Dogs can also experience acid reflux just as humans do. This can especially occur in small dogs who have a high metabolism. When the stomach is empty gastric fluids flow into that empty space. These intestinal fluids move up from the stomach into the esophagus.
This causes irritation and inflammation. When the throat and mouth feel irritated the dog produces saliva and starts lip smacking in an attempt to manage the irritation.
The sphincter is a muscle at the base of the esophagus opening to the stomach. In healthy dogs, this muscle typically remains closed and doesn’t allow stomach fluids to enter the esophagus. In some dogs, especially smaller breeds, or senior dogs, that muscle becomes relaxed.
If this occurs frequently you should visit the veterinarian. They may suggest diet changes or a medication to help reduce acid reflux.
Mouth and Dental Issues
Many dogs occasionally smack their lips. However, if your dog does this often or consistently you may have a problem. Dogs who demonstrate lip smacking may have mouth or dental problems that need to be addressed immediately.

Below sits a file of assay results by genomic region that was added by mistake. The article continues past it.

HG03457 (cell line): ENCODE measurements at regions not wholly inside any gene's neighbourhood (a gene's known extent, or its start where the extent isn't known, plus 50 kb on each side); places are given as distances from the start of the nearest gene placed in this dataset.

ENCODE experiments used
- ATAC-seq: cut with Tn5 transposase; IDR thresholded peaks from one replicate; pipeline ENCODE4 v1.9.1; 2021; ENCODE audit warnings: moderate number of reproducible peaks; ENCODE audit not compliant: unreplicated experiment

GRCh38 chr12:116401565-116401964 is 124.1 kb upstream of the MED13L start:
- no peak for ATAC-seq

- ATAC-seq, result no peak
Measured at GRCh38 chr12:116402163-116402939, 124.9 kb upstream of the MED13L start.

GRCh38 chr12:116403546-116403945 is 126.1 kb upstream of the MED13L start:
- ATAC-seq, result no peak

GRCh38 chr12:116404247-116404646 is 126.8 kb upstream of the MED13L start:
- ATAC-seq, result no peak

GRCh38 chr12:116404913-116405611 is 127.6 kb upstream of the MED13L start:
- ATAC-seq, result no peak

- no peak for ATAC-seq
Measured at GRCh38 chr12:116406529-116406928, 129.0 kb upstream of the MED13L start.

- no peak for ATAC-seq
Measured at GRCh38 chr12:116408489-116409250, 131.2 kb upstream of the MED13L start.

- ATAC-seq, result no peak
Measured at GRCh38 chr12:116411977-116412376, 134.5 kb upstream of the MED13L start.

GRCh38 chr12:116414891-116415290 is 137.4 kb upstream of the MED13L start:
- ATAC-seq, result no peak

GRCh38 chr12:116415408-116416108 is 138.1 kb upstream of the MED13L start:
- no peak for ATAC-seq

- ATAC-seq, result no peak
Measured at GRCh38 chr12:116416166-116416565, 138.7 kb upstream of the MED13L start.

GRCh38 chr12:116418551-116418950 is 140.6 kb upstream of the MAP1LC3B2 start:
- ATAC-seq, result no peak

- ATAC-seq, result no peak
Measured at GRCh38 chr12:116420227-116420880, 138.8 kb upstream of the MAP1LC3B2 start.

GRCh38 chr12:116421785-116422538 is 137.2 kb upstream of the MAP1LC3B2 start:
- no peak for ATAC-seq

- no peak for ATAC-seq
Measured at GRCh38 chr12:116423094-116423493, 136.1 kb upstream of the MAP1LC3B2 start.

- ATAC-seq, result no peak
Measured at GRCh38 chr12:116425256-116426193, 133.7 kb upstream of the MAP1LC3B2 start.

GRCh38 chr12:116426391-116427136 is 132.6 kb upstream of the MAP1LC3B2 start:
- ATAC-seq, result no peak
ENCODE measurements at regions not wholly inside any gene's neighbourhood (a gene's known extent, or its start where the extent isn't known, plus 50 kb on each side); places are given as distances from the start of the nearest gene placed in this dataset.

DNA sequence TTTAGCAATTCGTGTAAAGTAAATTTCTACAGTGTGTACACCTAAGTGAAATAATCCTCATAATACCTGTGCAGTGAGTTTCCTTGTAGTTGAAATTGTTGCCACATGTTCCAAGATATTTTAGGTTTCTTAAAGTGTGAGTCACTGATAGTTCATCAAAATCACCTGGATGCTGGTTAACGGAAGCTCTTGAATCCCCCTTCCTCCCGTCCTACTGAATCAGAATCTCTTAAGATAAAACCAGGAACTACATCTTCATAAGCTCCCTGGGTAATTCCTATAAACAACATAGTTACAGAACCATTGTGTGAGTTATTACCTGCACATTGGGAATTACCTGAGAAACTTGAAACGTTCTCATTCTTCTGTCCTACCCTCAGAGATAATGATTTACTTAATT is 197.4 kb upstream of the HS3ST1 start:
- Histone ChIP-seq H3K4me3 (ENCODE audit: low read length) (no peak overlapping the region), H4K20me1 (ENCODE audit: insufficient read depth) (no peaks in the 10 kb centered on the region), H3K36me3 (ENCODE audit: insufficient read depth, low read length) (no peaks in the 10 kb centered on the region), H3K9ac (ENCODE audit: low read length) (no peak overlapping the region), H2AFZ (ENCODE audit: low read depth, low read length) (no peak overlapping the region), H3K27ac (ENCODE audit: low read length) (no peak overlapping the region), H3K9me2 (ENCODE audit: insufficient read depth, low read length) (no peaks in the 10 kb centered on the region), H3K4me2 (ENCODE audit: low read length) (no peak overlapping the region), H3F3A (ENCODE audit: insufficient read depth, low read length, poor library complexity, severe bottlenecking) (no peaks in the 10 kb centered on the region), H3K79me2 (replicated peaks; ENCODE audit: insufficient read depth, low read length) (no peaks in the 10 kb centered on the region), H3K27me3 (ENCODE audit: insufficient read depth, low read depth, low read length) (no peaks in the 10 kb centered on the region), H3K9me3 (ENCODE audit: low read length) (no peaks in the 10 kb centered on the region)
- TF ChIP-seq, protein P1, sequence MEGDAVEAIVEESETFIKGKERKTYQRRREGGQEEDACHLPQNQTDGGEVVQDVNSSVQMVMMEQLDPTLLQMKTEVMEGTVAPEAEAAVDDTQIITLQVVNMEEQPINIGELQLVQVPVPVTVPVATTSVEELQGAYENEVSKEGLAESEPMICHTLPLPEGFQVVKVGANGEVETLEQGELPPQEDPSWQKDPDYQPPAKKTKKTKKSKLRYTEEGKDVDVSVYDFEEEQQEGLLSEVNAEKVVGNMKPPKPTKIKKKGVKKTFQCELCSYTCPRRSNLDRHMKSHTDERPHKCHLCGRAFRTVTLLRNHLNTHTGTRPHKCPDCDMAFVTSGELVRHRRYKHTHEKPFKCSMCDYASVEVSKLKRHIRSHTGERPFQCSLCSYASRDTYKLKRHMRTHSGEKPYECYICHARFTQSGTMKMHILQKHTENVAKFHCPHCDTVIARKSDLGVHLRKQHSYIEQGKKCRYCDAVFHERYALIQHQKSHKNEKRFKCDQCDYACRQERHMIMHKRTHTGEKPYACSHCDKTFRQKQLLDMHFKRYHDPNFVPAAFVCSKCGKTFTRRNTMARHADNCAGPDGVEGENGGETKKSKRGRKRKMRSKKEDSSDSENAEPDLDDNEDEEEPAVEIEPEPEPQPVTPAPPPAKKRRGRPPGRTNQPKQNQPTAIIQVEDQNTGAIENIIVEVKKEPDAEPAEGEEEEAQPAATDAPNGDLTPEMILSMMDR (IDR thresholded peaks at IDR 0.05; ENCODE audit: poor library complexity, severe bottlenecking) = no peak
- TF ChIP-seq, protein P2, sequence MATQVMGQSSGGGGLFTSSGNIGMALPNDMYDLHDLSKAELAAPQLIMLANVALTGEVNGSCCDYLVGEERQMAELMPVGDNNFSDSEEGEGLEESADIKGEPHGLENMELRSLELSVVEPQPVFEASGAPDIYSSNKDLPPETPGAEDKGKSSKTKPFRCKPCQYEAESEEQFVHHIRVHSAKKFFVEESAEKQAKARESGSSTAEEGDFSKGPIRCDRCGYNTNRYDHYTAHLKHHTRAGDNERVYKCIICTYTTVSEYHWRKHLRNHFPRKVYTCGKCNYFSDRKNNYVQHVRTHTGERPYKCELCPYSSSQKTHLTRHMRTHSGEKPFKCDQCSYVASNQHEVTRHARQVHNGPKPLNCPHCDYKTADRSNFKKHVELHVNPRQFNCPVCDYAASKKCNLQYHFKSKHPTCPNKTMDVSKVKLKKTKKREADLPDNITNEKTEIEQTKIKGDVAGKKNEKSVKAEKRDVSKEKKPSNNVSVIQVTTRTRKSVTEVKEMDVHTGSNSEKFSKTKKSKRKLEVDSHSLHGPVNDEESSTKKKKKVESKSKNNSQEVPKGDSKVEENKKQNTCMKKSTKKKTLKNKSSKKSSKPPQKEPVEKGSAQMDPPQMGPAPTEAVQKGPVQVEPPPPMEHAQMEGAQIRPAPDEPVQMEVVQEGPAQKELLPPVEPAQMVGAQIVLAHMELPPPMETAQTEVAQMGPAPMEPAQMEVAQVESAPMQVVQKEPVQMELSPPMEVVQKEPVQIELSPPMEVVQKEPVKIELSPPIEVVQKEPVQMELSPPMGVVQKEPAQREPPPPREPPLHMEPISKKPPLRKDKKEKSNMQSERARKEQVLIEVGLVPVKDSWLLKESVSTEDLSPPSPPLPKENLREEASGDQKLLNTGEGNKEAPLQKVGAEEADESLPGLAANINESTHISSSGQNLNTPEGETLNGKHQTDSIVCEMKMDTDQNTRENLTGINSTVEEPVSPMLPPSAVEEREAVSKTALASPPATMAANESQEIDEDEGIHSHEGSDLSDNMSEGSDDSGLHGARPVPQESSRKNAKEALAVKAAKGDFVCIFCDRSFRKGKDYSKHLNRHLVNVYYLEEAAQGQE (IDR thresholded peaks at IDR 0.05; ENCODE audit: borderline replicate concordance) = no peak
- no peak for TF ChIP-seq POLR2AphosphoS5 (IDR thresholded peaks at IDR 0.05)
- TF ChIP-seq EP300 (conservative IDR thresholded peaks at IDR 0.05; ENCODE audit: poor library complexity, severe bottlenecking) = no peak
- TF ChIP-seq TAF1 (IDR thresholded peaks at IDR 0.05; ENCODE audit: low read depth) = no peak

Object Embedded in Mouth
Puppies are notorious for chewing on things which are not always appropriate. You and your dog may have been playing fetch and a piece of wood from the branch you were throwing has become lodged in their gum.
Start by looking in your dog’s mouth and making sure there are no foreign objects in the mouth. Sometimes a piece of one of their toys has broken off and lodged in the mouth.
If you can safely remove the object do so immediately. If it has penetrated in your dog’s gums or the roof of their mouth you need to call your vet to have it safely removed.
In addition to an object lodged in the dogs mouth you may need to consider an insect. Dogs often think it is great fun to snap at a bee, wasp, or other venomous insect. When they succeed in getting there quarry it may mean a sting inside there mouth.
If this happens rinse their mouth with cold water or give them some ice chips to chew on. Keep an eye out for an allergic reaction and call the vet if there is abnormal swelling or your dog has breathing trouble.
Dogs need regular dental care. You should aim to be brushing your dog’s teeth weekly. Your veterinarian will do an oral exam at your dog’s annual check-up. In this exam they will check for excess plaque, lose or broken teeth, and gum irritation.
Veterinarians perform teeth cleanings in a similar way as your dentist. However, dogs are anesthetized in order for this to be done safely for the vet and the dog.
Dogs don’t have a way to tell you they have a broken tooth or sore gums. So they lip smack, drool, and paw at their mouth. If your dog is having these behaviors they may need a dental cleaning to resolve the lip smacking and drooling.